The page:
I love science, when the word means the use of Bayesian models to come up with new and observable reproducible patterns of behavior. I am deeply intrigued by science, when the word means the groups of people and political processes used to do this model creation. And I hate science, when the word means something used as a club to beat up people you simply disagree with.

That’s the problem: the word “science” can be used in all of those contexts, and it’s never clear exactly which one a person is using. Sometimes it looks like it just means “anything a scientist is saying.”

Listening to some pedantic columnists (you know who you are), people out in the real world are a bunch of babbling idiots, swigging down cheap beer and going to tractor pulls while thinking that science is just a bunch of hogwash for nerds. Usually the explanation is that they got this way because of a poor public education system and a media that promotes conflict over truth.

It’s not unusual in school to hear this religion of science put another way, science is the beautiful application of reason and logic that slowly and inexorably moves from ignorance to truth.

Bullshit.

First, there are things that are known and predictable out to 3 or 4 sigmas. I don’t think anybody believes these things are wishy-washy. But then there are scientists who are experts in one area who go off the deep end picking up little pieces of theory here and there and speculating ad naseum. I don’t think you need to be a kuckle-dragger to tell to see that there is a vast difference.

This kind of pseudo-scientific slime is everywhere. Pick up about any book in the “science” section and you’ll read some of the wildest speculation: what happened 50 thousand years ago to bring about domestication of animals, how the human sex drive evolved, where all the dark matter has gone to, or how it is that conservatives have different brains than liberals.

Don’t get me wrong: there’s nothing wrong with such speculation. In fact, it’s required for science to progress. What I’m concerned about is that the average scientific layman reader — the person who assumes they are just as up-to-date on scientific matters as possible — has no freaking idea where the real science leaves off and where the bullshit begins. One minute the scientists is talking about Carbon-14 dating of stoneware. The next minute he’s talking about tool use in prehistoric societies. Then he mentions inbreeding with neanderthals. Each of these topics has a greatly different aspect of speculation versus reproducible science, but the reader is left to judge the entire essay by what, exactly? Popularity of the scientist? His or her own political opinions and how they agree with those of the scientist? The number of papers published? The name of the publication it appears in? Phase of the moon?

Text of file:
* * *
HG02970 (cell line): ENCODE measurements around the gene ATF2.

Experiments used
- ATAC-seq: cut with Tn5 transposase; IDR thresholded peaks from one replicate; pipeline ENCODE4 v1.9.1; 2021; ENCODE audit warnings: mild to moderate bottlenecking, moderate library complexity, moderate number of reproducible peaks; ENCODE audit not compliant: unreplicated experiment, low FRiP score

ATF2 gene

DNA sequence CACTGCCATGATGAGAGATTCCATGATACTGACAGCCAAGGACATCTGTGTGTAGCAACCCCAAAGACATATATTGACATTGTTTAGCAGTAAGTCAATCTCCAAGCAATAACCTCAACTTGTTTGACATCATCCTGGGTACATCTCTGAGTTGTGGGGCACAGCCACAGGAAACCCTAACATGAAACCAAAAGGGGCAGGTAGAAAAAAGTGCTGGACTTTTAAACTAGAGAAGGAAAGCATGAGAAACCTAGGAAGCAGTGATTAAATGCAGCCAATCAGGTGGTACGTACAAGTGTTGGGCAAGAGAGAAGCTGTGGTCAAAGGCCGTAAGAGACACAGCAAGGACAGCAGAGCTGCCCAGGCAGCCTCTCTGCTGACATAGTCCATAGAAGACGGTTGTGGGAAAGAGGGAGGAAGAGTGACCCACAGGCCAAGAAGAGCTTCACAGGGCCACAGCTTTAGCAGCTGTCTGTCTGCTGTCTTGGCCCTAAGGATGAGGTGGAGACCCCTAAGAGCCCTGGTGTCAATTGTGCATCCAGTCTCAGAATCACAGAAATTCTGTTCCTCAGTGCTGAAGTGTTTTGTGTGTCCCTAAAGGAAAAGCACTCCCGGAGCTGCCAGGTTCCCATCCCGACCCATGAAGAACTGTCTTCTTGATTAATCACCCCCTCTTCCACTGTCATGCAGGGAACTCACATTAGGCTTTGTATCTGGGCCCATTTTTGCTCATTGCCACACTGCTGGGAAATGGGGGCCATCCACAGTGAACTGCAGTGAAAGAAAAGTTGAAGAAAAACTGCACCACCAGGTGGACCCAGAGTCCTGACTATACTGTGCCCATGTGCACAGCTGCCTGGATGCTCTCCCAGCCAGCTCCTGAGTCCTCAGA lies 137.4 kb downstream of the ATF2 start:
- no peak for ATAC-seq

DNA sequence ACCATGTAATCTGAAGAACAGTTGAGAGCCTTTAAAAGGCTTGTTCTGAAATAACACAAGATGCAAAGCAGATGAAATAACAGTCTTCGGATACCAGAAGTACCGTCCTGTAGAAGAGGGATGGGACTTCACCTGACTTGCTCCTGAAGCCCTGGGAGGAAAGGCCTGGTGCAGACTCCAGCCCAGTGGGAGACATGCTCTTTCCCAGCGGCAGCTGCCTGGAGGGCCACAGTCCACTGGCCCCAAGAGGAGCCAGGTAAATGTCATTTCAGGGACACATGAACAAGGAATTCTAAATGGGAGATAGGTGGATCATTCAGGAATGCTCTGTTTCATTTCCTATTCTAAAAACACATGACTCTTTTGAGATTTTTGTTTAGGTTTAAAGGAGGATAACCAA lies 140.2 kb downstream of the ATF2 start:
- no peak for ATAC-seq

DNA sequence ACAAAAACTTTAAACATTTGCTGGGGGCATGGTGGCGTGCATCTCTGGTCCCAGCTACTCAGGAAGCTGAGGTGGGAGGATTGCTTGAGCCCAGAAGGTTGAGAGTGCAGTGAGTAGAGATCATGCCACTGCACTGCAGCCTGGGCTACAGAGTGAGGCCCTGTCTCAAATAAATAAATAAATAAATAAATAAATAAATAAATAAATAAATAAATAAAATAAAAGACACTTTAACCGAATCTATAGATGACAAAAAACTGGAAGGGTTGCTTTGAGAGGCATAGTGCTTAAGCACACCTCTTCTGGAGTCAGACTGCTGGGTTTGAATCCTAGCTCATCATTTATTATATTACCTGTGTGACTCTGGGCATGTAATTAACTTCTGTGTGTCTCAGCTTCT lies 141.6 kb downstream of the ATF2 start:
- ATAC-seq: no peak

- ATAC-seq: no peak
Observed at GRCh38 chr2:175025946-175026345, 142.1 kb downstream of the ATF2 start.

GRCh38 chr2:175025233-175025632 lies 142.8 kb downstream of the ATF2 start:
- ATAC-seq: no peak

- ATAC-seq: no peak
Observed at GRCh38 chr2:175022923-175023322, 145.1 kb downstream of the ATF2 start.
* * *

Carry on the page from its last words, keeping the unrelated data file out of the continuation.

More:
Whatever it is, it has nothing to do with the eventual veracity of the statements made. But I’m not sure Mr. Smarter-than-thou reading it has any clue about that. And it’s an ethical slip that scientists need to stop making.

Once again, don’t get me wrong: I love pseudo-science. Proudly sitting on my shelf is the latest edition of “Secrets of Antigravity Propulsion” I get it down when I need an interesting diversion and laugh. I’m not saying it’s false, and I’m not saying it’s true. In fact, that’s what makes it so much fun to me: while we may have very good guesses about how true it is, we don’t know. As much as we want certainty, there are things we simply do not know. Non-reproducible phenomenon, such as some atmospheric things commonly called UFOs, could be anything. We’ll be speculating about this stuff for centuries. Fun stuff.

And yes, I’ll watch a good UFO show — although they are hard to come by anymore. Probably the best over the last few years was one the History Channel did on commercial pilot sightings. Trained professionals with lots of time in the air seeing unusual things that are cross-checked by ground radar? Very interesting. Fun material for speculation.

But I know these things are wishy-washy. I know that this is all so much BS. My problem is that when I run into statements from scientists that are just as flimsy — perhaps in a less spectacular arena — it’s not so clear.

Take evolutionary psychology, the idea that aspects of our personality exist because natural selection made them the best fit for previous environments which might not exist any more. Great idea — you can certainly hear the music and hum along — but at the end of the day you can make the argument that everything about personalities are evolutionary in nature. ADHD? Useful for surviving in the jungle. Adultery? Useful as a gene transfer mechanism. And so on. You can just throw darts at a dartboard of human behavior and pull some kind of theory out of the air for why evolution made it that way.

Not exactly much of a science. Personally I like Elvis sightings a bit better. Much more entertaining.